Roulette Wheel

“I don’t like money,” Jackie tells Jean. “You see what I do with it when I have it. If I loved money, I wouldn’t squander it. What I love about gambling is this idiotic life of luxury and poverty. And also the mystery — the mystery of numbers and chance.” At the beginning of the film, Jean compares gambling to drugs, and he’s not far off in Jackie’s case. She’s obsessed to the degree that she carries a miniature roulette wheel in her suitcase in order to play alone in her spare time. Virtually everything else seems to be a matter of indifference to her. Phrases like “It’s all the same” and “What’s the difference?” pepper her speech whether she’s talking about various cities, about various times of the day, or about various men. “I’m here with you,” she says to Jean when she goes to his hotel room for the first time, having nowhere else to spend the night. “I could be with another man in another room. My husband, say. I know him no better than you.” Her addiction — there’s no other word for it — broke up her marriage (her ex-husband was reportedly jealous of her gambling, further conflating it with love and romance), caused her to lose custody of her young son, drives her to go without food and sleep in train stations and lie and cheat and steal, even from Jean. He’s not so naive or lovestruck that he doesn’t see through her — in fact, he can be cruel, insulting her and hitting her on one occasion, which he immediately regrets — but he is softhearted enough to keep forgiving her.

The problem is that her words become increasingly hollow as the film goes on, whether she’s expressing disgust with herself or vowing to quit gambling. Nothing sticks. She may be sincere when she’s saying these things, but she always returns to the roulette wheel almost immediately, and some of her declarations to Jean are later revealed to be outright lies. Even her moments of apparent vulnerability have to come into question, as when she weeps over her own “rottenness” and a sympathetic Jean promises to write to his father for more money. Can he trust anything she says, or is it all manipulation, a means of fueling her addiction?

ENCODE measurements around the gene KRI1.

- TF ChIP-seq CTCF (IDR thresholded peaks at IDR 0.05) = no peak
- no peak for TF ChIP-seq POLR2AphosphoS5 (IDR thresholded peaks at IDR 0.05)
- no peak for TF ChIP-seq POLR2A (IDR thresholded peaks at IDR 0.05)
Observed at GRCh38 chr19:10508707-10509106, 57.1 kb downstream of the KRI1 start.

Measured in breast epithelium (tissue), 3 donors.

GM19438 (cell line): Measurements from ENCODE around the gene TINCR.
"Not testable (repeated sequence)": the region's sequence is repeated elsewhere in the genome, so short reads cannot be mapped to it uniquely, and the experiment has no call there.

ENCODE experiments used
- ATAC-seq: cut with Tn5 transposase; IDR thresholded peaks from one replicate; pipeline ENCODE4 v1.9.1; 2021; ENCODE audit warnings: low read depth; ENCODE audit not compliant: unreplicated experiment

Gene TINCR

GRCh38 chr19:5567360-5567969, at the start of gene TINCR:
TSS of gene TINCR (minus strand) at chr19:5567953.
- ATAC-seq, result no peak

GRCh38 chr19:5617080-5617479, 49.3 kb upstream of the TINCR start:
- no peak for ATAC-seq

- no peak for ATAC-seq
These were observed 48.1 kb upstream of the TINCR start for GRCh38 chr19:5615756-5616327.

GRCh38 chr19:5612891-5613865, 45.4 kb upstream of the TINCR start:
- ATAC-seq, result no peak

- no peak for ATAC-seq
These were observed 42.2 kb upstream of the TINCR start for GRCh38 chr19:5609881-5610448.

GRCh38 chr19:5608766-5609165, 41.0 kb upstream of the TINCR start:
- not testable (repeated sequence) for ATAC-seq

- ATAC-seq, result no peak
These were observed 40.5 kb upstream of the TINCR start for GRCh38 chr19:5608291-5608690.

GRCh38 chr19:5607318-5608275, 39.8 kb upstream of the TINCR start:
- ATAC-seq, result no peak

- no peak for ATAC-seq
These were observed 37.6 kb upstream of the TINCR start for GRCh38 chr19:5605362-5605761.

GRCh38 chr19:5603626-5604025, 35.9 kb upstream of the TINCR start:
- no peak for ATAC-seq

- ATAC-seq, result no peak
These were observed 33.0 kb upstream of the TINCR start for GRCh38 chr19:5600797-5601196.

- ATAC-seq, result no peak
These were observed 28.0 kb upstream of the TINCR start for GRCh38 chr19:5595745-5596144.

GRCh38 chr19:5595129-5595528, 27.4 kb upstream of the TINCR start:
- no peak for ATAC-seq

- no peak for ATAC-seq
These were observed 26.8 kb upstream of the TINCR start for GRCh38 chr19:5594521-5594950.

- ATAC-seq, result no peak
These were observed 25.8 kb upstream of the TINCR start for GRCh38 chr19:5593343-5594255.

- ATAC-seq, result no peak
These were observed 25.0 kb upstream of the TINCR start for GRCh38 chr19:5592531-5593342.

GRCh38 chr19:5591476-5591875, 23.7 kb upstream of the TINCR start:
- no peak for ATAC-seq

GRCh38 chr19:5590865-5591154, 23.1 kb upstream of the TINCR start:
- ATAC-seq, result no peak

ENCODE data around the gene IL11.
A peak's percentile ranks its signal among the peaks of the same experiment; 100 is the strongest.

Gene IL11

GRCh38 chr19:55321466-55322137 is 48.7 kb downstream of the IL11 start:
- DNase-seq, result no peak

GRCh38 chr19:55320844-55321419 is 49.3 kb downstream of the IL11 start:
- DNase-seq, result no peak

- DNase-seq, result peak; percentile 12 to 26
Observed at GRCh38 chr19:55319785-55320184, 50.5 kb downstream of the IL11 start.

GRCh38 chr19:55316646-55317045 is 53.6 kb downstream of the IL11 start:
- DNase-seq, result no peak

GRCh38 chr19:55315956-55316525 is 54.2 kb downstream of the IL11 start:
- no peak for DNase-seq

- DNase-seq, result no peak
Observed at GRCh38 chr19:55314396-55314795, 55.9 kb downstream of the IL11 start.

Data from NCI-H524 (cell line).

One time when he probably should listen to her is near the conclusion of the film, when she declares that she won’t be returning to Paris with him. “Sure, we could live together and be happy for a while. But what for? I’d never stop gambling. It would start all over. So what’s the use?” Sensible words — words that make her change of heart and the “love conquers all” ending all the less credible. Perhaps that’s why it’s as abrupt as it is: She runs after him, they embrace, and then they walk off into the proverbial sunset with their arms around each other and the piano gushing. Roll credits. There’s no time for harsh reality to reassert itself, the way it does after a night of romance in Demy’s 1969 film Model Shop, and the way it inevitably will for Jean and Jackie in the unseen but not-too-distant future. To use an obvious metaphor, if they’re gambling on love, the odds appear to be stacked against them.

In addition to employing the same music, the closing shot evokes the opening one by having the camera pull back, though this time Jean and Jackie are walking away from it rather than toward it, framed by a doorway. This drawing back, this creating of distance might, like the initial iris in, serve as a reminder that these are characters in a film, that this is all artificial — so why not give them a happy ending? Still, it sits uneasily with the rest of Bay of Angels, realistic as the film often is, and the troubled Jackie is such a fascinating and frustrating figure that she deserves something more complex than a simple “happily ever after.”

6 thoughts on “Romantic Roulette: Bay of Angels (1963)

    1. I haven’t seen that one, but I just read the summary on IMDb, and it sounds like the two movies could make an interesting double feature. I also found myself thinking about Pale Flower, which involves two people brought together by gambling, but that’s definitely a darker film.

      Liked by 1 person